A wave of sexual harassment claims began last year from women coming forward to name the men who harassed them; Harvey Weinstein, Bill O’Reilly, Matt Lauer, and countless others. These courageous women provided the foundation giving birth to the #MeToo movement, something that should have happened a long time ago. Commercial insurance companies believe this movement may lead to a wave of employment practices liability claims.
Employment practices liability insurance, or EPLI, is a coverage that may or may not be included in a standard commercial insurance policy. It can, and should, be added as an option to a company’s general liability policy. EPLI covers a variety of employment practices including wrongful termination, sexual harassment, discrimination, breach of employment contract, negligent evaluation, failure to employ or promote, wrongful discipline, deprivation of career opportunity, wrongful infliction of emotional distress, and mismanagement of employee benefit plans.
EPLI coverage isn’t just for large companies or companies in certain industries. The same can be said for sexual harassment; it can occur in any size company or organization in any industry. Sexual harassment is under reported according to the Society of Human Resource Management, SHRM. Below are some statistics worth noting:
- 36% of all human resource professionals reported they’d dealt with at least one sexual harassment allegation in their organization.
- 11% of all non-management employees stated they’d experienced some form of sexual harassment in the past 12 months.
- Of these, 76% didn’t report it believing either nothing would change or for fear of retaliation.
- Most employers have a policy on sexual harassment, however, some employees are not aware of it.
- 22% of non-management employees were not aware of these policies.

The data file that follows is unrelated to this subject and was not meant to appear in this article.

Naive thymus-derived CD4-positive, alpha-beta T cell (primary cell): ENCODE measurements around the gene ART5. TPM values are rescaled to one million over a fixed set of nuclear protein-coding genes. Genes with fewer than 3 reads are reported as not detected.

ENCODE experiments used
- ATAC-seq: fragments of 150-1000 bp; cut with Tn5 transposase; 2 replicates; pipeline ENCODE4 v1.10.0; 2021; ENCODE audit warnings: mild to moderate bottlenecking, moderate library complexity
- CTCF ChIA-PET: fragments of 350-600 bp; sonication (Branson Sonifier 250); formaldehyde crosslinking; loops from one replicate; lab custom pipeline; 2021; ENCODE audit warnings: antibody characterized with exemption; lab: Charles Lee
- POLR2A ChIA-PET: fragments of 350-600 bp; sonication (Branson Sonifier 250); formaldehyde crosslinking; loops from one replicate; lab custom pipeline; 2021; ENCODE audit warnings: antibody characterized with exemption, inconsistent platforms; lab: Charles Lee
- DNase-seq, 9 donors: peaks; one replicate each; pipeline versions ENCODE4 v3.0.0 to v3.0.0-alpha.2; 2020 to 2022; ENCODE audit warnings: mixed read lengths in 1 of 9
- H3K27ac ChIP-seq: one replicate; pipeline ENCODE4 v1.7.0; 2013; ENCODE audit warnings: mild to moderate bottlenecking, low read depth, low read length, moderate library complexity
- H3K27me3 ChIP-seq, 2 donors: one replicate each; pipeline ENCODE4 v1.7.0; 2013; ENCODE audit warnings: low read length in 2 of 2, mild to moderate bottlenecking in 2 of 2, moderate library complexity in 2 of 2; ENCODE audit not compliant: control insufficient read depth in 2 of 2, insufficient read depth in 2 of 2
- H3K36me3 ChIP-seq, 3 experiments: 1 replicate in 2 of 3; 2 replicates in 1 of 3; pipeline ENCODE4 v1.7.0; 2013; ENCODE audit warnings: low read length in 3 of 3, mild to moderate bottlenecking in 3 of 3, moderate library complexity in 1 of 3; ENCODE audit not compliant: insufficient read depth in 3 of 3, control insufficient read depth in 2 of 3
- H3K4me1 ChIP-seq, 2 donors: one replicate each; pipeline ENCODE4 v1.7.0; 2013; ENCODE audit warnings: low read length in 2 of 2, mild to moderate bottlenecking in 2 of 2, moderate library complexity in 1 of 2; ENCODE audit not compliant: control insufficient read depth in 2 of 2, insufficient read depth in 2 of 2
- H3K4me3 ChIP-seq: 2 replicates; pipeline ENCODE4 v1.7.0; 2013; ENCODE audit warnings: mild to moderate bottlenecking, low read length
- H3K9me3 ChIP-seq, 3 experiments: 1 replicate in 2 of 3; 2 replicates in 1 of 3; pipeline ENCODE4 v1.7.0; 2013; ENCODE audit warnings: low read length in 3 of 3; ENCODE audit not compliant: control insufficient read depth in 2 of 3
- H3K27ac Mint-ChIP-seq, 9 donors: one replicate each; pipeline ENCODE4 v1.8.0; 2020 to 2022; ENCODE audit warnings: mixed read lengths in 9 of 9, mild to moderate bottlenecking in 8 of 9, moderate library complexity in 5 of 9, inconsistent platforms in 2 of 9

If victims of sexual harassment fully reported what they are being subjected to, this wave would look like a tsunami. Having EPLI coverage is important for businesses, but so is establishing a culture where sexual harassment isn’t tolerated. I believe there are several steps employers can take to create a safe workplace.
- Make all employees, new hires and long-time employees, aware sexual harassment will not be tolerated.
- Educate everyone on what sexual harassment is.
- Create a workplace environment where mutual respect is fostered, and retaliation is not tolerated.
- Change cultural norms so good-old boy and “locker room” antics are not tolerated.
Creating a safe workplace environment isn’t just a task for Human Resources either, senior and middle management need to buy in and model appropriate, respectful, and safe behavior. The failure to do so will only increase the risk their organization will experience their own #MeToo moment. I’m inspired by the courage displayed by the women who have spoken up and encourage those who haven’t, to follow their lead.
What do you think? Share your comments, questions, and experiences with me on my Facebook, Google +, and LinkedIn pages. I’d love to hear from you!